About EdProf

I am a professor of education working in a research university in the American Southwest. My academic blogs are intended to make useful information available to readers with interests in qualitative research, educating professionals and educational studies.

John Dewey Society @ AERA

JDS CONFERENCE @ AERA | APRIL 13-14, 2018 

DRAFT PROGRAM SCHEDULE

APRIL 13th

Pre-Conference Workshop (Democracy in Education Initiative) 

JDS Symposium | Nationalism: War and Peace | 12:00pm – 1:45pm

  • Leonard Waks (Temple University)
  • Jacoby Carter (John Jay College)
  • Sasha Polakow Suransky (New York Times)
  • Meira Levinson (Harvard University)

School and Society Forum | Maxine Greene Institute | 2pm – 3:45pm

Dewey Lecture | Scott Shapiro (Yale Law School) | 4pm – 5:30pm

Reception | to follow
APRIL 14th

Executive Board and Directors Meeting | 9am-10am

Dewey and Philosophy Panel I | 10am -11:45pm

Dewey and Philosophy Panel II | 1:00pm – 2:45pm

Business Meeting | 3:00pm – 4:00pm

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Society of Professors of Education @ AERA

4/4/2018

Dear SPE Members:

Hope this finds everyone well and in good spirits!  It is time to vote for our next set of SPE Board Members (3-year term, 2018-2020). Our five candidates are vying for three spots with as I said a 3-year term. The bio sketches and a ballot are attached.

I’m also attaching a current listing of Society Officers and Board Members, just so you can see who’s in charge of what. We also have a finalized program for our annual meeting at AERA attached.

Here’s the basic information:

Meeting:        Society of Professors of Education Annual Meeting
Date:              Saturday, April 14, 2018                                                                                         Time:              8:00am – 5:00pm
Hotel:             Sheraton New York Times Square
Room:            Sheraton NY Ballroom West

For a second year in a row a “special thanks” goes out to Dan Tanner and his Foundation for contributing $1,000.00 in the form of a grant to cover the room rental for our annual meeting and rental incidentals. Dan and the Foundation’s trustees which is made up of Peter Hlebowitsh, Dennis Buss, James Hayden, William Wraga and Lloyd Chilton). Thanks Dan and trustees for the grant and continuing to be good friends to the Society.

You will notice on the membership renewal form (also attached) that you can now pay through PayPal. I’m not great at it, but it is working. Since everyone has to make a choice in dues payments, and I need to keep up-to-date membership information. I’m asking that you send me, through email, a completed renewal form indicating how much I need to be billed through PayPal. I will then send you an invoice to your email address and you can pay with credit card. I fought it for a few years, but now I’m into it! Of course you can still send me a check via U.S. mail—that still works fine with me.

Finally, I’m working to up-date the master listing, so this first round of emails is not as up-to-date as I want it to be. But my next one in a few days will contain a listing of all members and their most recent dues payment.

Bob Morris, Society Secretary/Treasurer
Robert Morris, Professor
Dept. of Early Childhood through Secondary Education
University of West Georgia
1601 Maple Street, Carrollton, GA 30118

rmorris@westga.edu

SPE 2018 Program FINAL

SPE 2018-2019 Membership Form

Officers 2017-2018

Intersections: Call for Submissions

Call for Submissions for Spring 2018 Issue
Deadline: February 1, 2018
Sponsored by the University of New Mexico’s Department of Language, Literacy, and Sociocultural Studies, Intersections: Critical Issues in Education is an online, peer-reviewed, open access academic journal. We seek to deepen understanding of how race, class, gender, sexuality, exceptionalities, power, well-being, and other subjectivities play out in educational settings as a means of advancing social justice for all people. Intersections serves as a forum for diverse voices and perspectives reflecting a variety of disciplines, focusing on work that interrogates, disrupts, and challenges oppression. We welcome a range of materials, including academic papers, personal perspectives, and other innovative forms of scholarship that may speak to an audience beyond academia.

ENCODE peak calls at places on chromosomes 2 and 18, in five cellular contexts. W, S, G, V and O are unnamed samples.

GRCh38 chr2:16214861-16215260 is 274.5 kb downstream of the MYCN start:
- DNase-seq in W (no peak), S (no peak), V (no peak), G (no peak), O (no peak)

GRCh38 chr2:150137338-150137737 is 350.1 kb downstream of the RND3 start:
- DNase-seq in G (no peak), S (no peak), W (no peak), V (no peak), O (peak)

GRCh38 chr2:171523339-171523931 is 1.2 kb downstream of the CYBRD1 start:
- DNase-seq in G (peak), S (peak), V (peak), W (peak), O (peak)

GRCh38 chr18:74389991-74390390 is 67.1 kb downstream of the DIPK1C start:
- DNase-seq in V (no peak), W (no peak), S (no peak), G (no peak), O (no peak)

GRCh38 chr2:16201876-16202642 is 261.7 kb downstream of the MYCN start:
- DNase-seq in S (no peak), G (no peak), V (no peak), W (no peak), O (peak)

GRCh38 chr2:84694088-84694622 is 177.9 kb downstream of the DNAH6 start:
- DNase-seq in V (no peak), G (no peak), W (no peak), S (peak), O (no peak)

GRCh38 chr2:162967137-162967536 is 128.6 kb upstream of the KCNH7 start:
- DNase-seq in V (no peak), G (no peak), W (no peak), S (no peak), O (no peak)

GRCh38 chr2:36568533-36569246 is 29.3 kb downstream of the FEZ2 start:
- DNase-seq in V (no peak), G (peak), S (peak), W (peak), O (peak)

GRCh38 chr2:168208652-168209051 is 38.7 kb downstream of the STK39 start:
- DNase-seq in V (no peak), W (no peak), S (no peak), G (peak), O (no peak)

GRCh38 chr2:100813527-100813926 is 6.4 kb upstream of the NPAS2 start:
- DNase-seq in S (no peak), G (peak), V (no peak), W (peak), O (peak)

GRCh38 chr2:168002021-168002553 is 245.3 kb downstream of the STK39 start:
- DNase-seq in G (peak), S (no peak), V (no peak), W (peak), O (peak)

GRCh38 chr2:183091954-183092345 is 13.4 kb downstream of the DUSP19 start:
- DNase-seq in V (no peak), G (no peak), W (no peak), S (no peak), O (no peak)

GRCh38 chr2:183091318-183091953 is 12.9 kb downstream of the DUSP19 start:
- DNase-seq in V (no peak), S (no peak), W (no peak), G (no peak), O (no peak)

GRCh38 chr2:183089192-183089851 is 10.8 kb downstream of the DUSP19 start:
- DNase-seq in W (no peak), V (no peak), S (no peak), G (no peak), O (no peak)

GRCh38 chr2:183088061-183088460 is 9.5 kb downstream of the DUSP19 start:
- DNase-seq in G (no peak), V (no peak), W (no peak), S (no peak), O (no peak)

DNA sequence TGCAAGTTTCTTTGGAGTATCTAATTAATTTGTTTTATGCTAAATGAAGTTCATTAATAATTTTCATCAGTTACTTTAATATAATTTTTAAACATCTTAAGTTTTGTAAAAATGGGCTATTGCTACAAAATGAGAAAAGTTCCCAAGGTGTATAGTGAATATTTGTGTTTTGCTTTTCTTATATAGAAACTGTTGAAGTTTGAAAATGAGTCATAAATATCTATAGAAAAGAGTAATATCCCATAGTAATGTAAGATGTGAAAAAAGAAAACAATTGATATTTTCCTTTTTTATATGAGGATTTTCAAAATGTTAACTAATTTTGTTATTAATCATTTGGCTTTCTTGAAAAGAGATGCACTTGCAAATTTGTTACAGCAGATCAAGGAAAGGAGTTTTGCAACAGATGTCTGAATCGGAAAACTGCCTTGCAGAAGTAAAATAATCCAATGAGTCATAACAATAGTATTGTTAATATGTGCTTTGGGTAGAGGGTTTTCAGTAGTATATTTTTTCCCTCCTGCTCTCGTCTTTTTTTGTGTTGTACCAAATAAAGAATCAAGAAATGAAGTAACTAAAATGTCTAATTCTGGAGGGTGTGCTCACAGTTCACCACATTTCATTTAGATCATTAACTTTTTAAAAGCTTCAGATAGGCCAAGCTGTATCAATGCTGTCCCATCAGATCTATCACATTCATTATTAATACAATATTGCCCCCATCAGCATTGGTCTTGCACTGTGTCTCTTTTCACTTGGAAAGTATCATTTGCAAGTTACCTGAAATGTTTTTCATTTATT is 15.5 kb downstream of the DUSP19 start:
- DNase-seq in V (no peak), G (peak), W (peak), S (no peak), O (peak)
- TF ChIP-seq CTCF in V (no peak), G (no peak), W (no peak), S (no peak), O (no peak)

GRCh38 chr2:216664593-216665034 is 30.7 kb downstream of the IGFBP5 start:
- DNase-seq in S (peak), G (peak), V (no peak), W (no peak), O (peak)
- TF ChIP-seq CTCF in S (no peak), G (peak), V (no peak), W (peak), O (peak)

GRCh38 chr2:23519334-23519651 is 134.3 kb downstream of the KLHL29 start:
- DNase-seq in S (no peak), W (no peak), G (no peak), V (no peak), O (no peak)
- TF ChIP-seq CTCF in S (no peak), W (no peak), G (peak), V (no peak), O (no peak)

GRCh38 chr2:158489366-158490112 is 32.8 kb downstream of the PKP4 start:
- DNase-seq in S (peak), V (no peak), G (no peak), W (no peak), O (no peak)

We seek original creative or scholarly submissions that examine critical issues in education, including but not limited to schooling and society, language diversity, literacy and culture, curriculum and practice, subjectivities/identities, policy and reform, spirituality, health and well-being, multimedia and digital technologies, globalization, health, gender, critical literacy, race, power, and (dis) ability studies. We welcome submissions in a variety of formats, from empirical articles and position papers to memoirs and reviews of literature; essays; academic commentaries; interviews; book and media reviews. Submissions in other genres are also encouraged, including well-crafted poetry, artistic works, fiction, documentary film or short film, video of an event with scholarly commentary, scholarly conversations (print, audio, performance), and more. For more information, contact us at intersections@unm.edu or via

Society of Professors of Education 2018 Call for Proposals

Speak the Truth and Expose Lies: The Responsibility of Professors of Education in Hard Times

SPE 2018 Call for Proposals (Due 1/13/18)

As Spiderman’s Uncle Ben told us, “With great power comes great responsibility.” While it’s arguable whether his advice applies to professors of education, the Society’s conference theme for this year draws on Noam Chomsky’s reminder that even our limited power as intellectuals does come with responsibility. We invite you to join the conversation about what those responsibilities might entail in these difficult times.

What does it mean to be a professor of education in the current climate? How can we nurture in our students and ourselves the bravery that will allow us to face today’s challenges? What is the value of work in education as contrasted (or in collaboration) with other disciplines? How can scholars work more closely with teachers and other educational practitioners? How can we build bridges to other communities? What are our responsibilities for advocacy?

The Society of Professors of Education (SPE) invites proposals for presentations at its annual meeting, to be held during the 2018 AERA Annual Conference in New York City from April 13th to 17th. We are especially interested in presentations that are focused on the theme of “Speak the Truth and Expose Lies: The Responsibilities of Professors of Education in Hard Times.” Proposals not related to the theme but focused on the goals of the Society (below) are also welcome.

Founded in 1902, the Society of Professors of Education is a professional and academic association open to all persons engaged in teacher preparation, curriculum studies, educational foundations, and related activities. The Society’s primary goal is to provide a forum for consideration of major issues, tasks, problems, and challenges confronting professional educators. SPE is an interdisciplinary organization. Its members include both scholars and practitioners in education.